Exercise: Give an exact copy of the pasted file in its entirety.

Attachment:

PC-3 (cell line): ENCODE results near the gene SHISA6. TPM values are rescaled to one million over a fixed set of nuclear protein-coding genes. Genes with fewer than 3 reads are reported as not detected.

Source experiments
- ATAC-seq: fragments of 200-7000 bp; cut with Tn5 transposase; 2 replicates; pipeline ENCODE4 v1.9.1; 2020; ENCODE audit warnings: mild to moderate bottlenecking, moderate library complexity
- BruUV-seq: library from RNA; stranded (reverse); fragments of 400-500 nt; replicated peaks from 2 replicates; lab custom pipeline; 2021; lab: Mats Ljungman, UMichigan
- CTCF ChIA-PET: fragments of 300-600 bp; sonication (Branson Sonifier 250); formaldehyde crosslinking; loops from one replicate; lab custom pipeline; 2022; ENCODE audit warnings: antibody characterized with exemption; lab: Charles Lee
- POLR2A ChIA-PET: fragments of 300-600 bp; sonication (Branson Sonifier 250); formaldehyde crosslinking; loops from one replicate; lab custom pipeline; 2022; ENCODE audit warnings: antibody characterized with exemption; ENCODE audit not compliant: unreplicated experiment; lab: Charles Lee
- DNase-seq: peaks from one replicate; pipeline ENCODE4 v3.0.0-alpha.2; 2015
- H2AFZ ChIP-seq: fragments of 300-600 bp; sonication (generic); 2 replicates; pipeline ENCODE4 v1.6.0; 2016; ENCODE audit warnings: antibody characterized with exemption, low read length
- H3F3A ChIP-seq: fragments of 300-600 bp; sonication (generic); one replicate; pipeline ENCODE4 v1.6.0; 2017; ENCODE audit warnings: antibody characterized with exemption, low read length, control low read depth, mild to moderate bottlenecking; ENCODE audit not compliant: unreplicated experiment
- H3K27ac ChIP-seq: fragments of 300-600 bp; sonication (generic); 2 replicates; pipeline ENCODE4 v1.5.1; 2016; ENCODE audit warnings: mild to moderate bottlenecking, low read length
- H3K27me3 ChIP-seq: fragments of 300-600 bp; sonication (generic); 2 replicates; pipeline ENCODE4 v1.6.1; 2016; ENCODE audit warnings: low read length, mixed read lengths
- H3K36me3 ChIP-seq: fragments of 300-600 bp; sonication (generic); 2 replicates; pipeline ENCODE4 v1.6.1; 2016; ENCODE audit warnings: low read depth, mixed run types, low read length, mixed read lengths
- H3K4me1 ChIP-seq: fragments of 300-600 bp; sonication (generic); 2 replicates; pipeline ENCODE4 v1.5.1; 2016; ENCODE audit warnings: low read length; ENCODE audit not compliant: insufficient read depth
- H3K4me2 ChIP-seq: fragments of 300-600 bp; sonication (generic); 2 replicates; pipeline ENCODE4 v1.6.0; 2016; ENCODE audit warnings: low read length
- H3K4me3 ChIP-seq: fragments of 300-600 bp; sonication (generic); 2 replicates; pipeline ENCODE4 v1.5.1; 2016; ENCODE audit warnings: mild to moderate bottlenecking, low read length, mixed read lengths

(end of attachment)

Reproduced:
PC-3 (cell line): ENCODE results near the gene SHISA6. TPM values are rescaled to one million over a fixed set of nuclear protein-coding genes. Genes with fewer than 3 reads are reported as not detected.

Source experiments
- ATAC-seq: fragments of 200-7000 bp; cut with Tn5 transposase; 2 replicates; pipeline ENCODE4 v1.9.1; 2020; ENCODE audit warnings: mild to moderate bottlenecking, moderate library complexity
- BruUV-seq: library from RNA; stranded (reverse); fragments of 400-500 nt; replicated peaks from 2 replicates; lab custom pipeline; 2021; lab: Mats Ljungman, UMichigan
- CTCF ChIA-PET: fragments of 300-600 bp; sonication (Branson Sonifier 250); formaldehyde crosslinking; loops from one replicate; lab custom pipeline; 2022; ENCODE audit warnings: antibody characterized with exemption; lab: Charles Lee
- POLR2A ChIA-PET: fragments of 300-600 bp; sonication (Branson Sonifier 250); formaldehyde crosslinking; loops from one replicate; lab custom pipeline; 2022; ENCODE audit warnings: antibody characterized with exemption; ENCODE audit not compliant: unreplicated experiment; lab: Charles Lee
- DNase-seq: peaks from one replicate; pipeline ENCODE4 v3.0.0-alpha.2; 2015
- H2AFZ ChIP-seq: fragments of 300-600 bp; sonication (generic); 2 replicates; pipeline ENCODE4 v1.6.0; 2016; ENCODE audit warnings: antibody characterized with exemption, low read length
- H3F3A ChIP-seq: fragments of 300-600 bp; sonication (generic); one replicate; pipeline ENCODE4 v1.6.0; 2017; ENCODE audit warnings: antibody characterized with exemption, low read length, control low read depth, mild to moderate bottlenecking; ENCODE audit not compliant: unreplicated experiment
- H3K27ac ChIP-seq: fragments of 300-600 bp; sonication (generic); 2 replicates; pipeline ENCODE4 v1.5.1; 2016; ENCODE audit warnings: mild to moderate bottlenecking, low read length
- H3K27me3 ChIP-seq: fragments of 300-600 bp; sonication (generic); 2 replicates; pipeline ENCODE4 v1.6.1; 2016; ENCODE audit warnings: low read length, mixed read lengths
- H3K36me3 ChIP-seq: fragments of 300-600 bp; sonication (generic); 2 replicates; pipeline ENCODE4 v1.6.1; 2016; ENCODE audit warnings: low read depth, mixed run types, low read length, mixed read lengths
- H3K4me1 ChIP-seq: fragments of 300-600 bp; sonication (generic); 2 replicates; pipeline ENCODE4 v1.5.1; 2016; ENCODE audit warnings: low read length; ENCODE audit not compliant: insufficient read depth
- H3K4me2 ChIP-seq: fragments of 300-600 bp; sonication (generic); 2 replicates; pipeline ENCODE4 v1.6.0; 2016; ENCODE audit warnings: low read length
- H3K4me3 ChIP-seq: fragments of 300-600 bp; sonication (generic); 2 replicates; pipeline ENCODE4 v1.5.1; 2016; ENCODE audit warnings: mild to moderate bottlenecking, low read length, mixed read lengths